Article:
Single Chirality Through Crystal Attrition
PDF Print E-mail

It is important to understand the effect that both enantiomers have on the patient and to produce racemically pure APIs.  This is a difficult task as the right- and left-handed molecules have the same physical properties.  There are various routes available to produce enantiopure material such as asymmetric synthesis, enzymatic resolution, inclusion resolution, diasteriometric salt formation, or chromatographic resolution.  These techniques, however, usually do not yield 100% enantiopure compound.

Crystal attrition experiments in slurries can bring the yield up to 100% as demonstated with sodium chlorate1 and later for organic molecules2.  This method requires the compound to crystallize into a conglomerate crystal system where crystals contain either only right- or left-handed molecules.  To achieve this the compound needs to be racemise in solution which can be delivered using racemization reactions.  The Ostwald ripening process is then used and accelerated by means of attrition to obtain exclusively crystals with a single chirality thereby achieving a 100% enantiopure product.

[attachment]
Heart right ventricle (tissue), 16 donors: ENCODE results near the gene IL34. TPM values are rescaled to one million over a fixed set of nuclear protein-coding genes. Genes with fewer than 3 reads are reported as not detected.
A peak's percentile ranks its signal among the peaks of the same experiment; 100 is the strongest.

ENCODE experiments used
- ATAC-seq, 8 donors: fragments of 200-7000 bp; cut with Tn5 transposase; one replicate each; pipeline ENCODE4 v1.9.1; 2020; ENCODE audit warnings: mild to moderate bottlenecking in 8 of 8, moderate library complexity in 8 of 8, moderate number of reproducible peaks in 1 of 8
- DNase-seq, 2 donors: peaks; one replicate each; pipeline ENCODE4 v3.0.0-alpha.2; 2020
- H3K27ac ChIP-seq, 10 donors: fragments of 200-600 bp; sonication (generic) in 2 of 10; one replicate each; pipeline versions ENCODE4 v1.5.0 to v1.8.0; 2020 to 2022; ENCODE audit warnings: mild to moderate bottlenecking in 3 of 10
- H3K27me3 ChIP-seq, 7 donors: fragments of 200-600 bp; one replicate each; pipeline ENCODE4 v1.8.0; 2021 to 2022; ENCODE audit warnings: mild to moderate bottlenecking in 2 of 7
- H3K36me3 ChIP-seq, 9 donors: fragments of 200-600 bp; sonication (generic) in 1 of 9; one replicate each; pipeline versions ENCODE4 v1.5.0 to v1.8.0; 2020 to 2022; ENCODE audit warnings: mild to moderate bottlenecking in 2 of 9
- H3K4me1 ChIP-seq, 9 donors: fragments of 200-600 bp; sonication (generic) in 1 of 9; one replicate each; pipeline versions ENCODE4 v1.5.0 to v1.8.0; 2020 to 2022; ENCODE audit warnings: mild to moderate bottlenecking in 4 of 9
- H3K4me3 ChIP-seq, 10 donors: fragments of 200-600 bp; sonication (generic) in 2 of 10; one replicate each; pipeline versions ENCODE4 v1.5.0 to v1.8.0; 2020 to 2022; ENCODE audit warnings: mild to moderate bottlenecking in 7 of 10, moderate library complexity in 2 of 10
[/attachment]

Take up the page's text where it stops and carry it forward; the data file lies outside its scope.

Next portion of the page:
The major limitation of this technique is the requirement of the system to crystallize into a conglomerate system and only approximately 10% of racemic compounds do so.  The remaining 90% of racemic compounds crystallize into racemate systems, containing both right- and left-handed molecules in the same crystal.  To solve this problem a salt screen or co-crystal screen can provide a co-former or salt former that crystallizes with the compound to produce the required conglomerate system3.

References:
[1] Viedma, C.
2005. Chiral Symmetry Breaking during Crystallization: complete chiral purity induced by nonlinear autocatalysis and recycling. Phys. Rev Letters, 94, 065504
[2] Noorduin, W.L. et al.
J. Am. Chem. Soc. 2008, 130 (4), 1158-1159
[3] Spix, L. et al. Formation of a sant enables complete deracemization of a racemic compound through Viedma ripening,
Cryst. Growth Des. 2014, 14, 1744-1748.